Tibiae (5–6 per group) were cleaned from the adhering muscles; the proximal metaphysis was frozen at −70 °C until use (4–6 weeks). Then, thawed bones were homogenized with a polytron® tissue disperser (Kinematica, Luzern, Switzerland) in PBS, and centrifuged at 8000 × g for 8 min at 4 °C to remove cortical bone and epiphyseal cartilage. The levels of malondialdehyde (MDA), an indicator of lipid peroxidation and hence tissue oxidative stress, were determined in supernatants by the thiobarbituric acid-reacting substances (TBARS) assay (OXI-TEK kit) according to the manufacturer's instructions. The intensity of fluorescence was read using a SpectraMax M5 Microplate reader (Molecular Devices) at 530 nm excitation and 550 nm emission. Protein content was measured using BCA protein determination kit. Values of TBARS fluorescence were expressed as nmol MDA per mg of protein.
2.9 Statistical analysis
Means and standard deviations were calculated for all parameters and analyzed with non-paired t tests using the SPSS (IBM) software.
Administration of STZ successfully induced diabetes in all animals, as evidenced by increased mean blood glucose at sacrifice (588.2 ± 19.3 mg/dL vs. 128.3 ± 29.7 mg/dL in control rats (P < 0.001)). HbA1c levels were elevated accordingly (11.54 ± 1.33% (102 mmol/mol) vs. 5.25 ± 0.96% (34 mmol/mol), respectively, P < 0.001).
The size of the osteoprogenitor pool in bone marrow was estimated by 3 parameters: the relative number (%) of adherent (stromal) cells (CFU-F), the extent of CFU-ALP (ALP-positive colonies) and the extent of CFU-O (mineralized tissue forming colonies). Fig. 1 shows that the fraction of stromal bone marrow cells is significantly reduced (∼35% lower) in hyperglycemic rats compared with normoglycemic animals. When these cells were induced to differentiate into osteoblasts for 10 days, the area of CFU-ALP was significantly (>20%) lower in hyperglycemic, compared with normoglycemic animals (Fig. 2A ). In support of this finding, we used an alternative biochemical method to measure ALP activity in BMSC cultures and found it to be significantly (>20%) lower in hyperglycemic rats (Fig. 2B). When osteoblastic differentiation was induced for 21 days, and mineralized bone-like tissue was formed in culture, the extent of CFU-O (Von-Kossa positive colonies) was significantly (∼40%) smaller in hyperglycemic animals (Fig. 3A ). These data support the notion that STZ-induced hyperglycemia is associated with a reduction in the osteoprogenitor population in bone marrow.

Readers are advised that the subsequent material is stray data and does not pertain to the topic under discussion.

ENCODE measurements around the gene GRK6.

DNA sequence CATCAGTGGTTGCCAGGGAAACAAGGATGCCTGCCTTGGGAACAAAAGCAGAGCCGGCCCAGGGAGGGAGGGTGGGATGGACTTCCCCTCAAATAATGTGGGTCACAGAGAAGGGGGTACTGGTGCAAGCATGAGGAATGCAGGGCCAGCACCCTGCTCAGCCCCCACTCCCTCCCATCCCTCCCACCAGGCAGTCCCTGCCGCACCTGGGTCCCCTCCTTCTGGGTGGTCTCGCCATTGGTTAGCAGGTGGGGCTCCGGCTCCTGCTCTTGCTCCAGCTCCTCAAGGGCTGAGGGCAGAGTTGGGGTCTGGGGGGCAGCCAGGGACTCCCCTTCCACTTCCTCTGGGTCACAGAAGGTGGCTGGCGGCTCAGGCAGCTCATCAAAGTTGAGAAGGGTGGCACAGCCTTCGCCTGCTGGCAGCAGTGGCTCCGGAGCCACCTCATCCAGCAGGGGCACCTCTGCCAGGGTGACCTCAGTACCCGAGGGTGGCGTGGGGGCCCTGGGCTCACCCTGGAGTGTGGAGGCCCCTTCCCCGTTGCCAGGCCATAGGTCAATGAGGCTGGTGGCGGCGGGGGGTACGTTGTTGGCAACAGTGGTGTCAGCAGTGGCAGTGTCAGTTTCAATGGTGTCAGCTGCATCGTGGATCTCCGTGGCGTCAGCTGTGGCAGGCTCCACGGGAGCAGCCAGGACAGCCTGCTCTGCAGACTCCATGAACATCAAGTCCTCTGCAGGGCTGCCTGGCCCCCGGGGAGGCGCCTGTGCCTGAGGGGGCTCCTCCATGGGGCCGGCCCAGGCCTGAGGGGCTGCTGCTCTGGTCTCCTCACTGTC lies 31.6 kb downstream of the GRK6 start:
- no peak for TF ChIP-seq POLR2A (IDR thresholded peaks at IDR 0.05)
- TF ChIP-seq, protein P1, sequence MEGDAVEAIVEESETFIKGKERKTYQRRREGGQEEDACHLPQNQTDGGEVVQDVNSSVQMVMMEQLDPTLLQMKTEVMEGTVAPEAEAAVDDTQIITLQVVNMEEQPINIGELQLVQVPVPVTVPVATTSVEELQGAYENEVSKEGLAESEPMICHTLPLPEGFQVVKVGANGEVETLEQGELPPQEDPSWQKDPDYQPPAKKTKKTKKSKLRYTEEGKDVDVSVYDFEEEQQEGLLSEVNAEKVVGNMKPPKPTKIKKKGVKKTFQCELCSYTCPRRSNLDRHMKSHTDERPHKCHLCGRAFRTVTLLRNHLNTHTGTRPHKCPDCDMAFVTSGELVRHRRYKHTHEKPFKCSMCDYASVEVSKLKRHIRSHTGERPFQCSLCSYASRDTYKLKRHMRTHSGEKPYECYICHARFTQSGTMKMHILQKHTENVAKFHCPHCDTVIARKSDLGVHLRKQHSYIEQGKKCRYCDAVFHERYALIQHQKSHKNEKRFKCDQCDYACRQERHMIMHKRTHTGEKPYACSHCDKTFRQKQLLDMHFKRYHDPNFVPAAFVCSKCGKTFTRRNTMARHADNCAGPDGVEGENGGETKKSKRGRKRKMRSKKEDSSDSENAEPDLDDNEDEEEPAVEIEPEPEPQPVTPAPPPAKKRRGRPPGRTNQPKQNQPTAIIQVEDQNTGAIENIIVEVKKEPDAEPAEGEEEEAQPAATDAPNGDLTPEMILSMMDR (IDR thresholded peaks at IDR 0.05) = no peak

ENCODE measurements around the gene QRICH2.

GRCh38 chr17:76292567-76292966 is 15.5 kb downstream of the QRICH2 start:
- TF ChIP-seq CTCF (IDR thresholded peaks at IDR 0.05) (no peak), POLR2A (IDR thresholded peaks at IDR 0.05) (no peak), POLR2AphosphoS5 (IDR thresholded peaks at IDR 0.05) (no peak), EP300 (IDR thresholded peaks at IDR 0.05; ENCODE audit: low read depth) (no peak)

Administration of insulin to STZ-injected animals via sustained-release implants normalized glycemia (i.e. returned blood glucose and HbA1C levels to normal values (data not shown) and abrogated most of the decline in CFU-O colonies (Fig. 3B).
In a follow-up experiment, we found that apoptotic cells were more numerous (>2-fold) in the tibial bone marrow of hyperglycemic, compared with normoglycemic rats (Fig. 4).
Finally, to test the possible involvement of OxS in the STZ-induced reduction in the bone marrow osteoprogenitor population, the levels of malondialdehyde (MDA), an indicator of lipid peroxidation and hence tissue oxidative stress, were found to be significantly (∼35%) elevated in the proximal tibial metaphysis (which comprises mainly of bone marrow) of diabetic, compared with normoglycemic, animals (Fig. 5).
Thus, bone marrow of hyperglycemic rats contains fewer osteoprogenitors, a higher number of apoptotic cells and increased levels of an oxidative stress biomarker.
The animal model we used, i.e. 4 weeks post-diabetes induction with STZ in rats, has been repeatedly reported to result in significant bone loss [
] is likely to be the cause of osteopenia. This suggests that a decrease in osteoblast number and/or activity is the major mechanism for the DM-related reduction in bone formation. While systemic bone remodeling requires constant recruitment of new osteoblasts, trabecular bone formation in response to “acute” healing models is even more dependent on rapid recruitment of osteoblasts from their stromal precursors. Thus, according to our working hypothesis, it is not surprising that bone formation in response to femoral fractures [